Favorite Ways to Explore Economics (High School)

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  • Format: Paperback
  • Copyright: 2013-02-08
  • Publisher: Worth Publishers

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Favorite Ways to Explore Economics brings economics to life through structured experiments that students perform in groups and individually.  Problem sets and active learning exercises are correlated to chapters and modules in Explorations in Economics to ensure your students have many opportunities to discover how relevant, engaging, and fun economics can be!

Table of Contents

Chapter 1 An Introduction to the Economic Way of Thinking
Classroom Experiments 
1.A Economics is All Around Us: Hot Dog Vendors on the Beach 
1.B Production Possibilities Frontier Experiment: Links and Smiles 
Problem Sets
1.1 Allocating Resources      
1.2 Calculating Opportunity Cost     
1.3 Marginal Analysis      
1.4 Production Possibility Curves     
1.5 Shifting Production Possibility Curves    
1.6 Three Economic Systems     
1.7 Marginal Utility Problem     
Chapter 2 Supply, Demand, and Efficiency    
Classroom Experiments
2.A Buying and Selling Snipes in the Pit Market   
2.B Penning Supply and Demand Curves    
Problem Sets
2.1 Graphing Supply and Demand     
2.2 Shifting Demand Curves     
2.3 Shifting Supply Curves      
2.4 Shifting Supply and Demand     
2.5 Calculating Elasticity      
2.6 Elasticity       
2.7 Yuppie Scum Bumper Stickers     
2.8  A Parking Lot Problem      
2.9 Here Is a Message for Us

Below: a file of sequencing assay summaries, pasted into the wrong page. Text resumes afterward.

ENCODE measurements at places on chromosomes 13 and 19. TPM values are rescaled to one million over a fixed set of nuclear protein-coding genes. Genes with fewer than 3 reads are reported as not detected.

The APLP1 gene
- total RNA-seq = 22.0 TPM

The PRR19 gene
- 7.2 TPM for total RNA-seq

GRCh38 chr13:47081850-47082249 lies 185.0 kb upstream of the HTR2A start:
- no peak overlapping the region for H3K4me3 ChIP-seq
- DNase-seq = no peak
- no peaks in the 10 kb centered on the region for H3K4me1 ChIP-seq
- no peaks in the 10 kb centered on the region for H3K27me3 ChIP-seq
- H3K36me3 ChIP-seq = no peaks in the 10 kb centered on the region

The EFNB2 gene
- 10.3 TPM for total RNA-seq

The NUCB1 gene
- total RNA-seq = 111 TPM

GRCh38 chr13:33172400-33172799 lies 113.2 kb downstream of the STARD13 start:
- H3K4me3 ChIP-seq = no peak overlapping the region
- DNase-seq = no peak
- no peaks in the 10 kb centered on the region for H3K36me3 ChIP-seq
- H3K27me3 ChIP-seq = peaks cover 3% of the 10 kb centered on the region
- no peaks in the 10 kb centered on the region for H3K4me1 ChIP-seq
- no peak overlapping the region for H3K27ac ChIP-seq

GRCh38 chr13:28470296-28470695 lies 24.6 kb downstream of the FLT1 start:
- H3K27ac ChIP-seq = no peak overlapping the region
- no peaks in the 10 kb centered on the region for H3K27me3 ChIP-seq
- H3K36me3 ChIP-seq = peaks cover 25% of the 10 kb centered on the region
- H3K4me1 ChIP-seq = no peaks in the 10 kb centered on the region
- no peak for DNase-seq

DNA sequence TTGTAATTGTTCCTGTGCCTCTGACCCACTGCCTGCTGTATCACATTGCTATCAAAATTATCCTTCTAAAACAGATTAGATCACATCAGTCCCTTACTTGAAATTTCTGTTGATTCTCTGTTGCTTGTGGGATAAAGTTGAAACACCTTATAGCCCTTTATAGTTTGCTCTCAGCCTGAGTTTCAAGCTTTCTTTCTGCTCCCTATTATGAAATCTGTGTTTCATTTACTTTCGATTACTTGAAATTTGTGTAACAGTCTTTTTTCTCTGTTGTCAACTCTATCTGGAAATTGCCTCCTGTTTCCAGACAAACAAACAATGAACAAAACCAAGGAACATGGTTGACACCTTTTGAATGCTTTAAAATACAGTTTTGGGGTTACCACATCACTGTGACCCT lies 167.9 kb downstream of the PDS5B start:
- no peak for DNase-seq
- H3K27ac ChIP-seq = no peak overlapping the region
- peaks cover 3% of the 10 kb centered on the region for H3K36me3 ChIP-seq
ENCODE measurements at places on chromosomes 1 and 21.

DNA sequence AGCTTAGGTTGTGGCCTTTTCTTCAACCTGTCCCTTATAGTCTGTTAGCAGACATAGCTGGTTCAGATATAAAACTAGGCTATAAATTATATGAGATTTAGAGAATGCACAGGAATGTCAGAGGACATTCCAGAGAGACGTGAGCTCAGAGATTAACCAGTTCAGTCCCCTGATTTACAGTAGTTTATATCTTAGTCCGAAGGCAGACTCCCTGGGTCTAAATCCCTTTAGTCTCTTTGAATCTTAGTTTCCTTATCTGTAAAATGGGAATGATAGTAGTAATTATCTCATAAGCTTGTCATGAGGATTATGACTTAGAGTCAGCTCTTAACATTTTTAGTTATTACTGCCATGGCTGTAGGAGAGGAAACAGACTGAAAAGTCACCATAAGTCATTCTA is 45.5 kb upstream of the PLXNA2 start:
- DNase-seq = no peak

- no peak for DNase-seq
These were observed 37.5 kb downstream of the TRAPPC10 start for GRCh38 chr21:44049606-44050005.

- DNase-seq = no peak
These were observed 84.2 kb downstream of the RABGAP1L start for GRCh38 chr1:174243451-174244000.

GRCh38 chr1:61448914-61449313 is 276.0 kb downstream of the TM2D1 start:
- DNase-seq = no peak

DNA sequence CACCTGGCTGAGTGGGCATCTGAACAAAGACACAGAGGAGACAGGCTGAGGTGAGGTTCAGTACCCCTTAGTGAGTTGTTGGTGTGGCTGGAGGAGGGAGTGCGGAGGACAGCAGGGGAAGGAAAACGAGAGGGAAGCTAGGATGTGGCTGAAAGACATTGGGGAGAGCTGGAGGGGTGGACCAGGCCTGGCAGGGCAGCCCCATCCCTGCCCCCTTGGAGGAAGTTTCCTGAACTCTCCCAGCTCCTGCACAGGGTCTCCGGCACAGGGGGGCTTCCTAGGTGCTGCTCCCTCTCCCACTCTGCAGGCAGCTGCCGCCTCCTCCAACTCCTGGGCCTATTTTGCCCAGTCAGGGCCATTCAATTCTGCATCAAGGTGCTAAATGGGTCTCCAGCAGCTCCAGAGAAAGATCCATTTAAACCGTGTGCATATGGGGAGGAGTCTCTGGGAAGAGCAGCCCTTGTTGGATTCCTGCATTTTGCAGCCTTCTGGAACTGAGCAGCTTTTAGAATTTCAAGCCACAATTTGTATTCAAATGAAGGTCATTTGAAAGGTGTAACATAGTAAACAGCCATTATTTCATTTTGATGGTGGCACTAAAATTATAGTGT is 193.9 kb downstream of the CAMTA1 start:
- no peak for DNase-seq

2.10 You Don’t Have to Be Old to Be a Classic   
2.11 Price Floor       
2.12 Price Ceiling       
2.13 Consumer and Producer Surplus     
2.14 The Cost of Taxation      
2.15 Efficiency and Deadweight Loss     
2.16 Elasticity and Deadweight Loss     
2.17 Consumer Surplus      
2.18 Producer Surplus      
Chapter 3 Consumer Choice      
Classroom Experiments

3.A Experimenting With Marginal Utility: Popcorn and Soda-Pop 
3.B Indifference Curve Experiment: Are You Sure?   
Problem Sets
3.1 Budget Lines       
3.2 Indifference Curves      
3.3 Budget Lines, Indifference Curves, and Consumer Satisfaction 
3.4 Utility Maximization      
3.5 Budget Lines, Indifference Curves, and Demand Curves  
Chapter 4 Production Costs and Perfect Competition   
Classroom Experiments

4.A Diminishing Marginal Product Experiment: The Econville Link Factory    
4.B Learning Graphs the Fun Way: Blind Curve   
Problem Sets
4.1 The Fixed, Variable, and Total Cost of Production  
4.2 The Average and Marginal Cost of Production   
4.3 Daphne’s Apparel Shop 1     
4.4 Daphne’s Apparel Shop 2     
4.5 Daphne’s Apparel Shop 3     
4.6 Daphne’s Apparel Shop 4     
4.7 Daphne’s Apparel Shop 5     
4.8 Daphne’s Apparel Shop 6     
4.9 Cost Curves – The Un-University    
4.10 Perfect Competition Consultants     
4.11 Perfectly Competitive Markets and Firms   
4.12 Perfect Competition: Reading the Graphs   
Chapter 5 Imperfect Competition      
Classroom Experiments

5.A Game Theory and the Prisoners’ Oligopoly   
5.B A Cartel Growing Bananas     
5.C A Monopoly Marking Dough     
Problem Sets
5.1 Daphne’s Apparel Shop as a Monopoly    
5.2 Monopoly Consultant      
5.3 Monopoly       
5.4 Total Revenue, Marginal Revenue, and Average Revenue 
5.5 Marginal Revenue and Elasticity    
5.6 Game Theory